Cities around the world are constantly faced with old infrastructure in need of rebuilding. For example, Denver has the opportunity to reshape its future with a once in a life time project. I-70 East, as it bisects several North Denver neighborhoods, is failing both on a structural and a capacity level. The city has the chance to correct some design and planning mistakes from the past by repairing and revitalizing some of the original neighborhoods in the city. It is now understood that these neighborhoods are in decline, in part, because of the freeway that runs through them.
The current solution for I-70 East, supported by community leaders and state engineers, is to take a limited access freeway and restrict neighborhood access even more by depressing it into a trench. The end goal is to place a roof garden over top of a tenth of the sunken roadway to “green” it up. This is an example of a single-focused transportation department single-handedly planning and designing an infrastructure project without the coordination and collaboration of other agencies and departments. This focus should be driven more by urban design and planning rather than the typical ideals of transportation planning shown in this proposal.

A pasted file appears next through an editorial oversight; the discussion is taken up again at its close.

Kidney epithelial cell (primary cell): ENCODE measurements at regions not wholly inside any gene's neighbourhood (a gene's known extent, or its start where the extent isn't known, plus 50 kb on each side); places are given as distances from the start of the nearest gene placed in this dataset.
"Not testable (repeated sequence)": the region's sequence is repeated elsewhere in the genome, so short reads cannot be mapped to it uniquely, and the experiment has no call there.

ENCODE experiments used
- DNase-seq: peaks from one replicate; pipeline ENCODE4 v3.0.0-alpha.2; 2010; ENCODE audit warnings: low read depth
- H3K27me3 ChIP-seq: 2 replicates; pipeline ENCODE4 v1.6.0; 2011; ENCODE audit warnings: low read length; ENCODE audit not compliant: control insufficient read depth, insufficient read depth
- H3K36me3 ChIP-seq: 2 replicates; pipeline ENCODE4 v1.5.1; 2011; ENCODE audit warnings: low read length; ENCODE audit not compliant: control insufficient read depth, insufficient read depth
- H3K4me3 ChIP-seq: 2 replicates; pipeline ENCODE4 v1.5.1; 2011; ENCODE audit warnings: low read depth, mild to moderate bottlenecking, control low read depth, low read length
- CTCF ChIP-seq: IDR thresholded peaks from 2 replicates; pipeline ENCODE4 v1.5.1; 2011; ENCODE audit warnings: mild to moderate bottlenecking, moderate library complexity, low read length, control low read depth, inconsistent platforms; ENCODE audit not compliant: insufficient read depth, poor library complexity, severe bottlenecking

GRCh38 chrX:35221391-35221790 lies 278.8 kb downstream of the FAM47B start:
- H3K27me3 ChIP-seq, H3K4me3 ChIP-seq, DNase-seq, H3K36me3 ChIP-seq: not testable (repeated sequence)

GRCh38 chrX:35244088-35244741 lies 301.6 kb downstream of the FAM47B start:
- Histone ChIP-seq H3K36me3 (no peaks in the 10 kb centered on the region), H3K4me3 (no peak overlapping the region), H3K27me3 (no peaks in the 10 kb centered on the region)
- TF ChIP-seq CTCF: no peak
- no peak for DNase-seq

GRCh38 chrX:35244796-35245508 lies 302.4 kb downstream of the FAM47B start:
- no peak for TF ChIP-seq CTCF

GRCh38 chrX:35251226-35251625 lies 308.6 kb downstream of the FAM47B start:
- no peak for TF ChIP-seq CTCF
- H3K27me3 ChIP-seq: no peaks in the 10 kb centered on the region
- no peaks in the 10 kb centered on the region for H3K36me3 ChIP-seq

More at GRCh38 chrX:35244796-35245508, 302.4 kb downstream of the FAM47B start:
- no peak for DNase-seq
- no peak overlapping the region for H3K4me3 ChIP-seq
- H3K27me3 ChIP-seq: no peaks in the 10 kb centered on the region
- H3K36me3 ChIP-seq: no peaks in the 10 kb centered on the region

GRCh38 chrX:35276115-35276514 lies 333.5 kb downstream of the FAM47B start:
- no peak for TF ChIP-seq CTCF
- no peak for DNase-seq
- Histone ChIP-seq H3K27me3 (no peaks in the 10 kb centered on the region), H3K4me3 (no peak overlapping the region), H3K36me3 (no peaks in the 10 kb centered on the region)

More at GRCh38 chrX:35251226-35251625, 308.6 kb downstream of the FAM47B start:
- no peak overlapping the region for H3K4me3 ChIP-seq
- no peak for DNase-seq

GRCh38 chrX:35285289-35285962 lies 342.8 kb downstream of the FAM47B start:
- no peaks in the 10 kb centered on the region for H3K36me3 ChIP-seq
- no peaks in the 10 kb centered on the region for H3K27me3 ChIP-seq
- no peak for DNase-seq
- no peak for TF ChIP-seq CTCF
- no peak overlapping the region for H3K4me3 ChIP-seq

There is an alternative solution that has been discarded as outside the project’s purpose and need. It would utilize parallel roadways to offer route options for local and non-local traffic. This dissipation of traffic would allow the removal of I-70 East, replacing it with an at-grade boulevard – a boulevard that would knit back together the fragmented community fabric by connecting sidewalks, bike trails, and roadways.